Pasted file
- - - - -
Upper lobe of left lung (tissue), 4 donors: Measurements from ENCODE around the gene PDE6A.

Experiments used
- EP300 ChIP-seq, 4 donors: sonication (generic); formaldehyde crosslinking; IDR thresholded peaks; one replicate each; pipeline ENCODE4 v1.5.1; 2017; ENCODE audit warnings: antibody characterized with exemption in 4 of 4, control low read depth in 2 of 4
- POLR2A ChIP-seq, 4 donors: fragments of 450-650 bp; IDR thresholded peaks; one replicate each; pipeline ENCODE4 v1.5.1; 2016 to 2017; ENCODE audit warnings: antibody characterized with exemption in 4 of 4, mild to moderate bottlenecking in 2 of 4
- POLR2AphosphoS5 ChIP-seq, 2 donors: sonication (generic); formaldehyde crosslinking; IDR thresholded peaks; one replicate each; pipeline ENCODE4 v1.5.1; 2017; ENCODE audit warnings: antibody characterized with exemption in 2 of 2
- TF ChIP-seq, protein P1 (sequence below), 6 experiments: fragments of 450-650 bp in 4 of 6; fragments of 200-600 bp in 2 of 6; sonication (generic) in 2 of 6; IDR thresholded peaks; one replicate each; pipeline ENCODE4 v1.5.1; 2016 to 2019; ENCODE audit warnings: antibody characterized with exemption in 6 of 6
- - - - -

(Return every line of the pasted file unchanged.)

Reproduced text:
Upper lobe of left lung (tissue), 4 donors: Measurements from ENCODE around the gene PDE6A.

Experiments used
- EP300 ChIP-seq, 4 donors: sonication (generic); formaldehyde crosslinking; IDR thresholded peaks; one replicate each; pipeline ENCODE4 v1.5.1; 2017; ENCODE audit warnings: antibody characterized with exemption in 4 of 4, control low read depth in 2 of 4
- POLR2A ChIP-seq, 4 donors: fragments of 450-650 bp; IDR thresholded peaks; one replicate each; pipeline ENCODE4 v1.5.1; 2016 to 2017; ENCODE audit warnings: antibody characterized with exemption in 4 of 4, mild to moderate bottlenecking in 2 of 4
- POLR2AphosphoS5 ChIP-seq, 2 donors: sonication (generic); formaldehyde crosslinking; IDR thresholded peaks; one replicate each; pipeline ENCODE4 v1.5.1; 2017; ENCODE audit warnings: antibody characterized with exemption in 2 of 2
- TF ChIP-seq, protein P1 (sequence below), 6 experiments: fragments of 450-650 bp in 4 of 6; fragments of 200-600 bp in 2 of 6; sonication (generic) in 2 of 6; IDR thresholded peaks; one replicate each; pipeline ENCODE4 v1.5.1; 2016 to 2019; ENCODE audit warnings: antibody characterized with exemption in 6 of 6